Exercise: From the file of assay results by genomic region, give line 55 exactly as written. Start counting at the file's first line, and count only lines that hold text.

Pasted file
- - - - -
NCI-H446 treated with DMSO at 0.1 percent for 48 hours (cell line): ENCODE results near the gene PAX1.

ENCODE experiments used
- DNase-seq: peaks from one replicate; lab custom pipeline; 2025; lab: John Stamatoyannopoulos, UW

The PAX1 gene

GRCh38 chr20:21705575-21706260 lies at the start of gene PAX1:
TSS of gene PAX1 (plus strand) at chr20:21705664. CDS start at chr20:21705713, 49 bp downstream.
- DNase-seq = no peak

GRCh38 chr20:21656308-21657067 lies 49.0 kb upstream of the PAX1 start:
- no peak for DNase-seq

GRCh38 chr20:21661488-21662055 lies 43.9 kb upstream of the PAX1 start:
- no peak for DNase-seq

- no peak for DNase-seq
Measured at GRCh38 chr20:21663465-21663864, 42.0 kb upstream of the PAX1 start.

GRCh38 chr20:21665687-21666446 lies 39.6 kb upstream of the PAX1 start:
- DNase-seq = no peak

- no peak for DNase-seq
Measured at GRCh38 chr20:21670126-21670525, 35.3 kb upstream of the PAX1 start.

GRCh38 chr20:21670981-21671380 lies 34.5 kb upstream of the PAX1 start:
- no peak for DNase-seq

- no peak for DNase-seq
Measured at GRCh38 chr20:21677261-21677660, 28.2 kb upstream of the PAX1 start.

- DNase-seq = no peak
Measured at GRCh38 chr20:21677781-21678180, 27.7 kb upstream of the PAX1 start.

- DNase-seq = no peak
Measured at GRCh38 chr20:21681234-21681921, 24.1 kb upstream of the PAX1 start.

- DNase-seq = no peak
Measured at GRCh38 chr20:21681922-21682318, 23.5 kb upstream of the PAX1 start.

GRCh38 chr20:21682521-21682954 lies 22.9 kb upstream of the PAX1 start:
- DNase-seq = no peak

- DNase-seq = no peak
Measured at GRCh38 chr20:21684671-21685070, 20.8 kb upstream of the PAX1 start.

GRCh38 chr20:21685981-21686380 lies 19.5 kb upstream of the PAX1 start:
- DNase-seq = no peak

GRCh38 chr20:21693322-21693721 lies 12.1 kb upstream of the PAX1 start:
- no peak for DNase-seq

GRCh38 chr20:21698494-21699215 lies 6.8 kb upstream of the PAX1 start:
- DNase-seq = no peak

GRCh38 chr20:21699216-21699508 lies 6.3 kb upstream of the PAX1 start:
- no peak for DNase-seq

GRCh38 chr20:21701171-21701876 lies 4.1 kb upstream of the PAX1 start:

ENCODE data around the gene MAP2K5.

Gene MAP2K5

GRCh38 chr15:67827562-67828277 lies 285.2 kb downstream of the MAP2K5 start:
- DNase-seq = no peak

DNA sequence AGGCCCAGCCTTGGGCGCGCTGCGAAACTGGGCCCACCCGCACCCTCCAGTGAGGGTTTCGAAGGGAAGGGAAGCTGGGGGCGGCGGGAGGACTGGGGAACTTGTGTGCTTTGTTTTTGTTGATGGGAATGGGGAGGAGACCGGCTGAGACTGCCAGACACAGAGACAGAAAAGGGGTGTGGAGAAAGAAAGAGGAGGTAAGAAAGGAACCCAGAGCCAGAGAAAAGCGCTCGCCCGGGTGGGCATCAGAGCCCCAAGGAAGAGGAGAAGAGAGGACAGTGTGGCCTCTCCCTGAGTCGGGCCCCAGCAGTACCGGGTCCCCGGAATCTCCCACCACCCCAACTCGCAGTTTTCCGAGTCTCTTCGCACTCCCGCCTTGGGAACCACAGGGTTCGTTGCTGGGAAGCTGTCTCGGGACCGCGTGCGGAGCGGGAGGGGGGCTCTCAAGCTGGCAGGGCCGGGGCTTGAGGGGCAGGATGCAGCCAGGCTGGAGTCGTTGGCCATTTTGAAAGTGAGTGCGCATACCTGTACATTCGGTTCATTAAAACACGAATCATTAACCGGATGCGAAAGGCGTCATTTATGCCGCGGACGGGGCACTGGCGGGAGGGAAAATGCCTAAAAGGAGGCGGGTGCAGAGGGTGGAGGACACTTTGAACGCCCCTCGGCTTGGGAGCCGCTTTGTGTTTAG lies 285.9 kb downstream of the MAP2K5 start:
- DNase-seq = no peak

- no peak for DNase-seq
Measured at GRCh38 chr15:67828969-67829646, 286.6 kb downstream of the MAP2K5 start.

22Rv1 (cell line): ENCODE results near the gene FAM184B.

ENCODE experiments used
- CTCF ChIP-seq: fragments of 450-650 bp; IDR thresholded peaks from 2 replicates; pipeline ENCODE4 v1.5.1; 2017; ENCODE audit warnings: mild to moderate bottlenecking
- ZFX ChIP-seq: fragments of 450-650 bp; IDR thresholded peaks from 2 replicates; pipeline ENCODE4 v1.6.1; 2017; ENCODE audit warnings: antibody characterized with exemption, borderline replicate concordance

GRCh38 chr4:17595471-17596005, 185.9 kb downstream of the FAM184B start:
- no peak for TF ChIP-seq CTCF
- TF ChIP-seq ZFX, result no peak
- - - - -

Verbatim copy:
- TF ChIP-seq ZFX, result no peak